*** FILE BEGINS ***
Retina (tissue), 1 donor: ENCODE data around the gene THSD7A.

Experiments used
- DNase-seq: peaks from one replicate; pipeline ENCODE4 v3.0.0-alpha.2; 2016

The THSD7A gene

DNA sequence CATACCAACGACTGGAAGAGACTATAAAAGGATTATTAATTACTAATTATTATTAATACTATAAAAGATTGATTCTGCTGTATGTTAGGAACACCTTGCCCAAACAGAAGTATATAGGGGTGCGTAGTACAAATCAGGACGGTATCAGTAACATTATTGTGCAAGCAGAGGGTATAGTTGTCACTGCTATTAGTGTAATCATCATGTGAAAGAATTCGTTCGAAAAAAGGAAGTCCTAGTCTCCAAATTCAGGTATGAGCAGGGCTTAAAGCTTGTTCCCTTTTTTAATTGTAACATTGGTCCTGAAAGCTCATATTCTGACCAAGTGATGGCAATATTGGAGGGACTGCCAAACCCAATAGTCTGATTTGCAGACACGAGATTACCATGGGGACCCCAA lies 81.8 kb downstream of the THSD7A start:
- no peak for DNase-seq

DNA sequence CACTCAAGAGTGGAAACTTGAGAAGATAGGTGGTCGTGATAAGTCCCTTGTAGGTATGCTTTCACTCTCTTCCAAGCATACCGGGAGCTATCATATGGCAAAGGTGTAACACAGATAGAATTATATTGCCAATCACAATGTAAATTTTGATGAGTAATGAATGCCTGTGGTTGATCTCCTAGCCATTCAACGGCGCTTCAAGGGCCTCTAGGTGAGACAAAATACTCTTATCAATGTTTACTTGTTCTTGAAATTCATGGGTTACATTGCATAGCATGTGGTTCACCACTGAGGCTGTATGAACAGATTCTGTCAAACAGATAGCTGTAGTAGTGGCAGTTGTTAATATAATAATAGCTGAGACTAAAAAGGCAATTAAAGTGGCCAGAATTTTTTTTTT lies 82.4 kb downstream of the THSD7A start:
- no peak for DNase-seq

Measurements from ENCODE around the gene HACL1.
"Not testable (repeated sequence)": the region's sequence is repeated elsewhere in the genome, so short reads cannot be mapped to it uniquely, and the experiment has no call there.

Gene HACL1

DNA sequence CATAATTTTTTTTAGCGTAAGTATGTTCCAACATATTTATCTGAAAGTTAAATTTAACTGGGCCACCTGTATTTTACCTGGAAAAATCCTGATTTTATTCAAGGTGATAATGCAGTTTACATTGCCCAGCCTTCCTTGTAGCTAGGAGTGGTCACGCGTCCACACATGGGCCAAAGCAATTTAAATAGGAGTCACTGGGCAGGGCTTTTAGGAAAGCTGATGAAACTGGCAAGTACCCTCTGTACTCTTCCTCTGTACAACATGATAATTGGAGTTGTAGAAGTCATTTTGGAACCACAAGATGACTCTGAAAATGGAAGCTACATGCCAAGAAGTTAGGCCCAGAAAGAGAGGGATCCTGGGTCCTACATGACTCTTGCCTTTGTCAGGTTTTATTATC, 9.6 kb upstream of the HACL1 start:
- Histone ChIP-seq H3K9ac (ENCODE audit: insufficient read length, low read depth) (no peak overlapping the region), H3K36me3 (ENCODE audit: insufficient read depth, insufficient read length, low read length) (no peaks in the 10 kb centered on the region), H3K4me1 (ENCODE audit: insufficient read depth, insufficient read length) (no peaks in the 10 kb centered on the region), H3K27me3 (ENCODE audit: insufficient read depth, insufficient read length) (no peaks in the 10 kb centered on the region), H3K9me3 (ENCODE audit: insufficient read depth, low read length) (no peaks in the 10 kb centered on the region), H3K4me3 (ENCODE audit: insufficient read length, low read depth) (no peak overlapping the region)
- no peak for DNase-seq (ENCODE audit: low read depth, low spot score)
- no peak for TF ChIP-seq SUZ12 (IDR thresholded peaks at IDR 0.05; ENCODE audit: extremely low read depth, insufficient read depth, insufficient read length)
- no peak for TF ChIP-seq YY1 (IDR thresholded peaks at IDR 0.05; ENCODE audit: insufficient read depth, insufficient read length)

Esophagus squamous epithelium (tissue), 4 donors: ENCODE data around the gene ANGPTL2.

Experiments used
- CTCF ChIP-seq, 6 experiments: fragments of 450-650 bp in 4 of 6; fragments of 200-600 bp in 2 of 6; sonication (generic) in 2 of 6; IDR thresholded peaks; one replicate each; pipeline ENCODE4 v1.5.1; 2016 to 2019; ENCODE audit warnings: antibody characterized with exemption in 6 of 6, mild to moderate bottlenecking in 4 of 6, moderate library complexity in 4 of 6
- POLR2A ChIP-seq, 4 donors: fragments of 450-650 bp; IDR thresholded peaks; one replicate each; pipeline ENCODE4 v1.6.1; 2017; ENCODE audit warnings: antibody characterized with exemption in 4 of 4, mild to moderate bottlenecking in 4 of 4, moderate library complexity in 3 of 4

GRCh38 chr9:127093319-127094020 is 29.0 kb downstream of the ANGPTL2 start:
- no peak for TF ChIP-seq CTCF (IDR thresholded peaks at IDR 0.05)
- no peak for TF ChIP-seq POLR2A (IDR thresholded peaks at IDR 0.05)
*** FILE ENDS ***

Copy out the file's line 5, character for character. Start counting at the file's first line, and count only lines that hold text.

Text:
DNA sequence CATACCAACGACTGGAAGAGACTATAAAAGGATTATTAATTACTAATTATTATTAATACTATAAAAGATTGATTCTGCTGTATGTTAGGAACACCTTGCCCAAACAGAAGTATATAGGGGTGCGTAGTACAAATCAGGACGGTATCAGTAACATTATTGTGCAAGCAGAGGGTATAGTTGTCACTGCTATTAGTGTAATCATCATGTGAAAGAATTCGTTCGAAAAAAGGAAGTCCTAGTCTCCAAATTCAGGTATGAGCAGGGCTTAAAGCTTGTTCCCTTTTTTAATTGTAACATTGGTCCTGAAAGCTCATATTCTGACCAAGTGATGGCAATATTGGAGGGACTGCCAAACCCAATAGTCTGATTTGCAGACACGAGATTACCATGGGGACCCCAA lies 81.8 kb downstream of the THSD7A start: